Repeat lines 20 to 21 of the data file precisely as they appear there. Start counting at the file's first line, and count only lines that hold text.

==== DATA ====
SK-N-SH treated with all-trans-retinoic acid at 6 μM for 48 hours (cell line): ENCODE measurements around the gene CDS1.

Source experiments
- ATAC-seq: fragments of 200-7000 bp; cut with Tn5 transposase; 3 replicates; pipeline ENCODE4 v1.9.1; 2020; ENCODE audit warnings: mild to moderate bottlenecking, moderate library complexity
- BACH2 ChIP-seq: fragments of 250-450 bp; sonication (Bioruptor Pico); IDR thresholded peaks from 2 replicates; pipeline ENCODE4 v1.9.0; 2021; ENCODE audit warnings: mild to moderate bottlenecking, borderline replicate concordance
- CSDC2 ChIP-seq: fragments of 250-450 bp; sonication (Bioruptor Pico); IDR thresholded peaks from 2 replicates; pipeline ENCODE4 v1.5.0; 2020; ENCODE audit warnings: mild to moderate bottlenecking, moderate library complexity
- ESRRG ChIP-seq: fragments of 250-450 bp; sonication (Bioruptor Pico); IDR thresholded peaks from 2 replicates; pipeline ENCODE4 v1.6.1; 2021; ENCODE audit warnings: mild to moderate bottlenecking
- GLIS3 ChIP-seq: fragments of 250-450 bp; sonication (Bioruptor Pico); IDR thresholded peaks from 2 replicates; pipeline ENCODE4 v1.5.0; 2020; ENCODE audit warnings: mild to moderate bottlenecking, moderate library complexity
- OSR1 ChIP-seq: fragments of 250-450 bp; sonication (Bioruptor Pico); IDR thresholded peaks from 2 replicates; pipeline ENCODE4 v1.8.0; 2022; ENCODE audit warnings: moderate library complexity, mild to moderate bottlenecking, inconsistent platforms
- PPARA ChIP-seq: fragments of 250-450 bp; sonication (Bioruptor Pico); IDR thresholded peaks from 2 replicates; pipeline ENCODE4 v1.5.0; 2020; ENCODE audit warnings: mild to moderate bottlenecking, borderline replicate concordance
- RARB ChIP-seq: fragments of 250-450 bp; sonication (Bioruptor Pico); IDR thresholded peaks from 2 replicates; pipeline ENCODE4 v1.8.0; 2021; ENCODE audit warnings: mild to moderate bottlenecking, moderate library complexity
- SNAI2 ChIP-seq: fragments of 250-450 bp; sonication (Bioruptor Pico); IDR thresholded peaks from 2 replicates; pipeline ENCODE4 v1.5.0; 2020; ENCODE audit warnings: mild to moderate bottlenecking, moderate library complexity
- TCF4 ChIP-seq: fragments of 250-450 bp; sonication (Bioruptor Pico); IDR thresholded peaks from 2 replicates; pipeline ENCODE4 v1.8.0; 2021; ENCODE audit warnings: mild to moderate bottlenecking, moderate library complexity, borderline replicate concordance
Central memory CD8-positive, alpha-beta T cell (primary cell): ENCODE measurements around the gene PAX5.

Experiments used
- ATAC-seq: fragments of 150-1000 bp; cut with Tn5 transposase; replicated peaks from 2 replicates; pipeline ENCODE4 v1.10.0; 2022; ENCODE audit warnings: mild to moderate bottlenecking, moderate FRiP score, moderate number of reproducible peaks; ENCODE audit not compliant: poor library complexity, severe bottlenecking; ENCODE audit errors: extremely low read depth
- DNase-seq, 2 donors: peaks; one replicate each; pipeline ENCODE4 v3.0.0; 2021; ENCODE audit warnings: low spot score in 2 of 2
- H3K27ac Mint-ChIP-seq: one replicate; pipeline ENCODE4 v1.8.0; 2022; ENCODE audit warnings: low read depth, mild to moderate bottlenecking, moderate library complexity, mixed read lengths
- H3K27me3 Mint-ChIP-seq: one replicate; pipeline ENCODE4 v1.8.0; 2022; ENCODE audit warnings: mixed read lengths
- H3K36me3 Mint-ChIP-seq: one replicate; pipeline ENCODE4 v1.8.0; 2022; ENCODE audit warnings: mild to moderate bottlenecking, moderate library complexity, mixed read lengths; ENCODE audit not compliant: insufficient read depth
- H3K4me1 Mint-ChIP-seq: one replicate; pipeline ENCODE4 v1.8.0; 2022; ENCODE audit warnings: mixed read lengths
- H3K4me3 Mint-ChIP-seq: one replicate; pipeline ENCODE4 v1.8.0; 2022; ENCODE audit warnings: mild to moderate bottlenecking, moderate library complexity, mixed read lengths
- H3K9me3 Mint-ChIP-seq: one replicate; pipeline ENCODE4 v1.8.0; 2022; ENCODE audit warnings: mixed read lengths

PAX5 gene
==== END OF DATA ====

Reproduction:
- H3K4me1 Mint-ChIP-seq: one replicate; pipeline ENCODE4 v1.8.0; 2022; ENCODE audit warnings: mixed read lengths
- H3K4me3 Mint-ChIP-seq: one replicate; pipeline ENCODE4 v1.8.0; 2022; ENCODE audit warnings: mild to moderate bottlenecking, moderate library complexity, mixed read lengths